Indian and China are all set to form an “oil buyer’s club” to counter the the cartel like behavior of OPEC in the oil market. The ‘time schedule’ and ‘detailed agenda’ is being decided by officials. “We are working on a possible meeting of the JWG soon. The idea is to make the meeting very productive,” said a government official. The proposal of forming a buyer’s collective came after the Wuhan summit meet between PM Modi and Chinese president Xi Jinping in April 2018. India is trying to get Japan and South Korea, the fourth and fifth largest oil importers respectively on the board to form a powerful buyer’s collective.
China is the world’s largest energy consumer with a consumption of 3,105 Mtoe (Million Tonnes of Oil Equivalent) per year while India is on third place with 934 Mtoe of energy consumption. Both countries are among the largest importers of oil and gas given that domestic production is very low. The collective would have good bargaining capacity against OPEC’s oil mafia.
The Organization of the Petroleum Exporting Countries (OPEC) is an international organization of 14 oil exporting countries led by Saudi Arabia which decides the amount of oil to be produced and therefore the price of oil in international markets. The 14 OPEC countries (Algeria, Angola, Ecuador, Equatorial Guinea, Gabon, Iran, Iraq, Kuwait, Libya, Nigeria, Qatar, Saudi Arabia, United Arab Emirates, and Venezuela,) account for an estimated 44 percent of global oil production and 73 percent of the world’s “proven” oil reserves, which gives OPEC a major leverage on global oil prices. The OPEC mafia manipulates the market prices of oil according to its will by decreasing or increasing production. Thus by creating a counter-alliance of oil importing nations, these countries could pressure OPEC to maintain a standard supply and negotiate the petroleum price.
The “balance of power” between the supplier and the customer should be maintained, otherwise the groups of suppliers will create a monopoly in the market and manipulate the price of the product as per their will. Recently, Sanjiv Singh, chairman of IOC, the largest refiner and retailer of oil in India met with Wang Yilin, Chairman of China National Petroleum Corp (CNPC), the largest petroleum company of China and discussed how to facilitate the transportation of more US crude oil into Asia.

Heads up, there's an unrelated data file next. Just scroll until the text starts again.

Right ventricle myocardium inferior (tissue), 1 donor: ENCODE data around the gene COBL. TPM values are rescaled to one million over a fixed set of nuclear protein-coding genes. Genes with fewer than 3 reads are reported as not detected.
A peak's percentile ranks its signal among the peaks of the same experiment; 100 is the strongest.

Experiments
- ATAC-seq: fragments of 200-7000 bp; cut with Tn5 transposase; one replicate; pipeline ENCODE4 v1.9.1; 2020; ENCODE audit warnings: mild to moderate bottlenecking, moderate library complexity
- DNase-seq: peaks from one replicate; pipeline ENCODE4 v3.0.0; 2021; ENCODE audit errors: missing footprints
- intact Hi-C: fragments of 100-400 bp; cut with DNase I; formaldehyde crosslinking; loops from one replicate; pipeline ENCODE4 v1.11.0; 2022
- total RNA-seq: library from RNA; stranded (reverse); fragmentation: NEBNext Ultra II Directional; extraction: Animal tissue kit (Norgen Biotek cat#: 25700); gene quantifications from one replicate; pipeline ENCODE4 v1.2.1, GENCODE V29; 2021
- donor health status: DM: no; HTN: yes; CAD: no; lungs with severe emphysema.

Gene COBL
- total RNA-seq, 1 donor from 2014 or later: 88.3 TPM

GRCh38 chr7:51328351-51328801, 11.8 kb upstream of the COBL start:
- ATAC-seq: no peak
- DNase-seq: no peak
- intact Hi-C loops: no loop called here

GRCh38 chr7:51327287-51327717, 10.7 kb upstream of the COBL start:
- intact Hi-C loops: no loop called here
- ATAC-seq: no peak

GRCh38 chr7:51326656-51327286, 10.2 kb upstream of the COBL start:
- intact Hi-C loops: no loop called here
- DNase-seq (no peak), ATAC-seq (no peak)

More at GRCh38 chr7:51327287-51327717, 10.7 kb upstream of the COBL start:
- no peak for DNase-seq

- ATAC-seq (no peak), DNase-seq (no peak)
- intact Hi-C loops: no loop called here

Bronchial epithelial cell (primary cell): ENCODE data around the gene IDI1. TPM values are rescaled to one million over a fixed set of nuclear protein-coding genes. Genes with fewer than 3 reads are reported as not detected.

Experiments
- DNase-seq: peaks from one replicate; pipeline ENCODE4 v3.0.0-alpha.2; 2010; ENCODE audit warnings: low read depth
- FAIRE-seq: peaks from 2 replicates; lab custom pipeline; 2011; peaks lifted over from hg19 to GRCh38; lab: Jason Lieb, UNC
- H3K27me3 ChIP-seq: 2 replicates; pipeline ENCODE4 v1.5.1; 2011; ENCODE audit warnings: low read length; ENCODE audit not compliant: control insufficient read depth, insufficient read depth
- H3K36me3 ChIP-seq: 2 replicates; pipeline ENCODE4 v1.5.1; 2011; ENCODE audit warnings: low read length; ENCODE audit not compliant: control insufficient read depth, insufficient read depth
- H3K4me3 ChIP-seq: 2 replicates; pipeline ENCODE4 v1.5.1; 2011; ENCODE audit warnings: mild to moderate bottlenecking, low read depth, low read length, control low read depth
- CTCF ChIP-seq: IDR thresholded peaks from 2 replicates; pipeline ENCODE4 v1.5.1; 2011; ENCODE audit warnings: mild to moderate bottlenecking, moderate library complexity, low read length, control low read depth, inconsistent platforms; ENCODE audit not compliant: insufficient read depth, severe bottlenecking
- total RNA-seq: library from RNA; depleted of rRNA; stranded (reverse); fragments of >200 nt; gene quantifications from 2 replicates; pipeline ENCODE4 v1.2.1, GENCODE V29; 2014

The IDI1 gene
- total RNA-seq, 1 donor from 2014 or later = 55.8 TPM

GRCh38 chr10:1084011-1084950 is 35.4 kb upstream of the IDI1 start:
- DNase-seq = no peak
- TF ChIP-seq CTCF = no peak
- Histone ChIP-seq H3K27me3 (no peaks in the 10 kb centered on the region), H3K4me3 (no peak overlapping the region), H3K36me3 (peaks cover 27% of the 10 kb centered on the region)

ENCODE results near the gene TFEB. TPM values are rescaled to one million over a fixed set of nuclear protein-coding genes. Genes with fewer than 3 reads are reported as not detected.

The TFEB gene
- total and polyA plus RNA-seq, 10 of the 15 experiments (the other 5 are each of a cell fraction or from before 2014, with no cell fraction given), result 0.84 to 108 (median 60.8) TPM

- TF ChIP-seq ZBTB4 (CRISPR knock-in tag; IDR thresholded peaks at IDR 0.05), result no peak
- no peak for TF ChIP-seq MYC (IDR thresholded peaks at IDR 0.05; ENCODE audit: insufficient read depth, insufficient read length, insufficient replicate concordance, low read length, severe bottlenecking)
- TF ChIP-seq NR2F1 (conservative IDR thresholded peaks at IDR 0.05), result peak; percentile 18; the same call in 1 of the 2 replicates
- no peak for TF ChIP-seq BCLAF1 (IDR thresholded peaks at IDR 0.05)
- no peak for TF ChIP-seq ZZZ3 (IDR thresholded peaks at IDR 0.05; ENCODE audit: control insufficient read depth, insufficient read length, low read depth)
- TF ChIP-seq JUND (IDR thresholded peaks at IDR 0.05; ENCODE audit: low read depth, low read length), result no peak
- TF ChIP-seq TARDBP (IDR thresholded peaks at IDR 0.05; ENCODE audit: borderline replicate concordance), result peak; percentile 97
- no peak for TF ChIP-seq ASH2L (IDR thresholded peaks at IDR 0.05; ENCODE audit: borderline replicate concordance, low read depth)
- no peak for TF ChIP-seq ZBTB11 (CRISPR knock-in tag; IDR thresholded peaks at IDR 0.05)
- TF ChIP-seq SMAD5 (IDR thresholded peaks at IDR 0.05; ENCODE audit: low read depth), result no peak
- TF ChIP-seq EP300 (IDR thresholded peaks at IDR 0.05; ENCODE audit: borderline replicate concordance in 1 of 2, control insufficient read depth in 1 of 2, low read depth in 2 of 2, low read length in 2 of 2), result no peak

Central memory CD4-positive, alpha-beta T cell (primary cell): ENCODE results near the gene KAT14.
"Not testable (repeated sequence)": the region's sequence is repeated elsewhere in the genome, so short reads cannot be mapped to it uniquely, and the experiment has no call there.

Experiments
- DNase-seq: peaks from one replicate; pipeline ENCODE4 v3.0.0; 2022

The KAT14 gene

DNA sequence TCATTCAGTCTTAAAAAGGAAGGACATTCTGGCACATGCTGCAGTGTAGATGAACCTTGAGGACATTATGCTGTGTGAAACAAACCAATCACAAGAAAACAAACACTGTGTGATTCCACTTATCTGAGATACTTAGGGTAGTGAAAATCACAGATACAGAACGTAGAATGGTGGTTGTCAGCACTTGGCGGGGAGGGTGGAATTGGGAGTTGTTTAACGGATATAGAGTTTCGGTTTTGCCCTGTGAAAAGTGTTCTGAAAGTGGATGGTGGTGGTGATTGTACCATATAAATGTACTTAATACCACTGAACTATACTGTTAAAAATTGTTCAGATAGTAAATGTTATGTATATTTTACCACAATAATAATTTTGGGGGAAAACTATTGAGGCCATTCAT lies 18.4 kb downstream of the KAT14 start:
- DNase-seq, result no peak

This will combat the dominance of OPEC, which supplies about 60 percent of India’s oil needs. There is also a proposal that Indian oil companies directly purchase equity crude directly from Chinese companies. Many Chinese companies have a major stake in global oil and gas fields, and if India purchases equity crude from them then it will not have to face market volatility due to spot market purchase.
Together, India and China accounted for 17 percent of global oil consumption in 2017 and will fuel half of the global demand over the next five years. The West Asian OPEC members also charge ‘Asia Premium’ (higher price for shipments to Asian buyers) which is also a reason for discontent among Asian oil importing countries. According to Prof Yoshiki Ogawa of Japan, the Asian Premium annually costs somewhere around $5-10 billion for Asian importers. India had earlier tried to unite the oil importing countries two times during the UPA era but nothing fruitful came out of those meetings. Now with the Modi government at the helm of affairs, we could expect a positive result from the ‘oil buyer’s club’, which will help the country save money on oil imports. Oil import is a major problem for India, with most of the foreign reserves expended on it.
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